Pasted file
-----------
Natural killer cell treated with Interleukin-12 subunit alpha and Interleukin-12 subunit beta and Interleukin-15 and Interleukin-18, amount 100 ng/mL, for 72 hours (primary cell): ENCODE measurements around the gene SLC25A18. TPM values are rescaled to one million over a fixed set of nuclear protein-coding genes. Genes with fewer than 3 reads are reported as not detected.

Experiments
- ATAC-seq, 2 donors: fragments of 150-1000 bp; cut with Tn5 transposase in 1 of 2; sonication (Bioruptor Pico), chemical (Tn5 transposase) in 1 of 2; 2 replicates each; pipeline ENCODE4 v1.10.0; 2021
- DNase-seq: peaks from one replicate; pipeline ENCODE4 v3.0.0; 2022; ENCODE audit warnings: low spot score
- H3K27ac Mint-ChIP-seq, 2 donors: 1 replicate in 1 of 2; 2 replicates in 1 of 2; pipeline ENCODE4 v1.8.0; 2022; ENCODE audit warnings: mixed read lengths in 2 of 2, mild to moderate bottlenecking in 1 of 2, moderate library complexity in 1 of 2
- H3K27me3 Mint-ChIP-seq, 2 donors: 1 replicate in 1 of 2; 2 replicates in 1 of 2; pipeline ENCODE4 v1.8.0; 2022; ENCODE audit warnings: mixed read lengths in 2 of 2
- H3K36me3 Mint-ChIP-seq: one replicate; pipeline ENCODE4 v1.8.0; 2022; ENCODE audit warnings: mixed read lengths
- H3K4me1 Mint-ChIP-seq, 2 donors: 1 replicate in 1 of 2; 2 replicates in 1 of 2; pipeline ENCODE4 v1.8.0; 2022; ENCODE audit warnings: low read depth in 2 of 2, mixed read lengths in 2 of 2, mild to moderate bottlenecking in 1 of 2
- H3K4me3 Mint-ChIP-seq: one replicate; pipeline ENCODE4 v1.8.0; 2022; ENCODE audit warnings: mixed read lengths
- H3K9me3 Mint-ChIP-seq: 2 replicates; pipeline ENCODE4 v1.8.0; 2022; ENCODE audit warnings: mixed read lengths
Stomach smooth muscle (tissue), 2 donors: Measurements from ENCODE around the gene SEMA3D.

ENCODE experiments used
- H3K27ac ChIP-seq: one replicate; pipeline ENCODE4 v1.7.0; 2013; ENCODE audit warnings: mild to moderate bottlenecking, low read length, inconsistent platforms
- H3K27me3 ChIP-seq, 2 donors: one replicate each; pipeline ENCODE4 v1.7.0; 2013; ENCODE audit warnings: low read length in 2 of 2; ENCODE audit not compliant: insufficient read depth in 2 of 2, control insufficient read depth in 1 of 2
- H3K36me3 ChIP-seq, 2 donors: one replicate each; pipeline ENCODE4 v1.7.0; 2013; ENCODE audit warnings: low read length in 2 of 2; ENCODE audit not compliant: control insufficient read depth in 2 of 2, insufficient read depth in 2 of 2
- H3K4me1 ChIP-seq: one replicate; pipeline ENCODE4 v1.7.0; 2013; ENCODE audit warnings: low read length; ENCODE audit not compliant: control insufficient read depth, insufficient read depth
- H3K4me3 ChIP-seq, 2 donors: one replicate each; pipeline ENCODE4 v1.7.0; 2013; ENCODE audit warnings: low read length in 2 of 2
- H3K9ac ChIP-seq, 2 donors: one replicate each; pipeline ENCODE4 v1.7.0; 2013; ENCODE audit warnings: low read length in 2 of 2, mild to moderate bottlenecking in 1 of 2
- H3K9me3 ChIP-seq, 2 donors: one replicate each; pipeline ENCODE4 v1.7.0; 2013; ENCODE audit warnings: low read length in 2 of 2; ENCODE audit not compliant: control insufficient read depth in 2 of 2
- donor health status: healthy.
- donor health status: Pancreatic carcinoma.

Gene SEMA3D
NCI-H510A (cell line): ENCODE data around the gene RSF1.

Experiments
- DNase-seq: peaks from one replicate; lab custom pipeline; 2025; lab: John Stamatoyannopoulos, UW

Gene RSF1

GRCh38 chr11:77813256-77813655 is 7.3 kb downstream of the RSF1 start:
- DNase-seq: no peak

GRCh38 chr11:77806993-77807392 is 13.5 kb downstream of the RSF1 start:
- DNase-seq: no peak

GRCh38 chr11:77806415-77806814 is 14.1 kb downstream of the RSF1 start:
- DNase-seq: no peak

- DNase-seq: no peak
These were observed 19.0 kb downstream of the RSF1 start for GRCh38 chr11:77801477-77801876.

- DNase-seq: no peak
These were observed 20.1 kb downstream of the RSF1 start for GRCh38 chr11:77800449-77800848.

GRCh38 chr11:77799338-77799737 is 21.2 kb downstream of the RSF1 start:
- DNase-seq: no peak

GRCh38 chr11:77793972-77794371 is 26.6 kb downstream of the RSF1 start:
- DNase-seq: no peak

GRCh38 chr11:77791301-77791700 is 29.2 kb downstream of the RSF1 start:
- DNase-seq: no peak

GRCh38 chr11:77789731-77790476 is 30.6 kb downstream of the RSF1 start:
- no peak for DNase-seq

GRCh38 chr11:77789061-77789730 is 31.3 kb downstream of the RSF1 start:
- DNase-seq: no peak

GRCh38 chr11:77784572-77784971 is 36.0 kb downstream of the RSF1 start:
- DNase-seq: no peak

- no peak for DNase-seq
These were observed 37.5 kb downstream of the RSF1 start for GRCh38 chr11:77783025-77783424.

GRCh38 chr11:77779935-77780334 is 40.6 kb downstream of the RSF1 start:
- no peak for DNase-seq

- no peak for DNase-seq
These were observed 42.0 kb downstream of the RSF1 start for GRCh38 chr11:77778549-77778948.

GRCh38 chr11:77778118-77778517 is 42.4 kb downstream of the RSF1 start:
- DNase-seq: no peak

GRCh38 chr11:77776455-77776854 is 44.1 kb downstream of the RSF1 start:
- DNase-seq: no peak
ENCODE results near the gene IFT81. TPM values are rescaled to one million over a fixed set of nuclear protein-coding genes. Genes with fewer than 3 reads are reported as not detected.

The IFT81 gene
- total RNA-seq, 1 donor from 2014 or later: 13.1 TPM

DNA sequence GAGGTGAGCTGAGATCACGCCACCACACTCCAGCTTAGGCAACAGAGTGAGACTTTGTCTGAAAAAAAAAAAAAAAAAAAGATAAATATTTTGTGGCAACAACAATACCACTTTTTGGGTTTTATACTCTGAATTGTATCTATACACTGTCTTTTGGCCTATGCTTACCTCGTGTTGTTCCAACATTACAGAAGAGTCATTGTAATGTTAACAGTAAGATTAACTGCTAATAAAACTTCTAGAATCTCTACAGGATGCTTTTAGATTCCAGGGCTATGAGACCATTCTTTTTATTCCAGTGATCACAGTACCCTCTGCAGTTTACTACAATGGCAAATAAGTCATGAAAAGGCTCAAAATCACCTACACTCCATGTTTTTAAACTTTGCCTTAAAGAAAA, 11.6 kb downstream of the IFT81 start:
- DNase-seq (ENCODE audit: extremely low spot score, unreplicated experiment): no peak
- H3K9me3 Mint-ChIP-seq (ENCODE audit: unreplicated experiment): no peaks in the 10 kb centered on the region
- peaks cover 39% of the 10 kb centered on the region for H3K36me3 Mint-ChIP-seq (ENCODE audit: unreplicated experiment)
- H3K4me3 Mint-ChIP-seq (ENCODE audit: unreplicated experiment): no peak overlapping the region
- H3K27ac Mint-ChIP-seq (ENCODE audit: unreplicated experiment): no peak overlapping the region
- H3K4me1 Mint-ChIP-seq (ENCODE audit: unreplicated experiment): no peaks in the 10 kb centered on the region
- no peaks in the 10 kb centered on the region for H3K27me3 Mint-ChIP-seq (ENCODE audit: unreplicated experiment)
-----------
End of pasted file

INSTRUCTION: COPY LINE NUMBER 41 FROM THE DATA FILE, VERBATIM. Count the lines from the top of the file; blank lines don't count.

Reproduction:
GRCh38 chr11:77791301-77791700 is 29.2 kb downstream of the RSF1 start: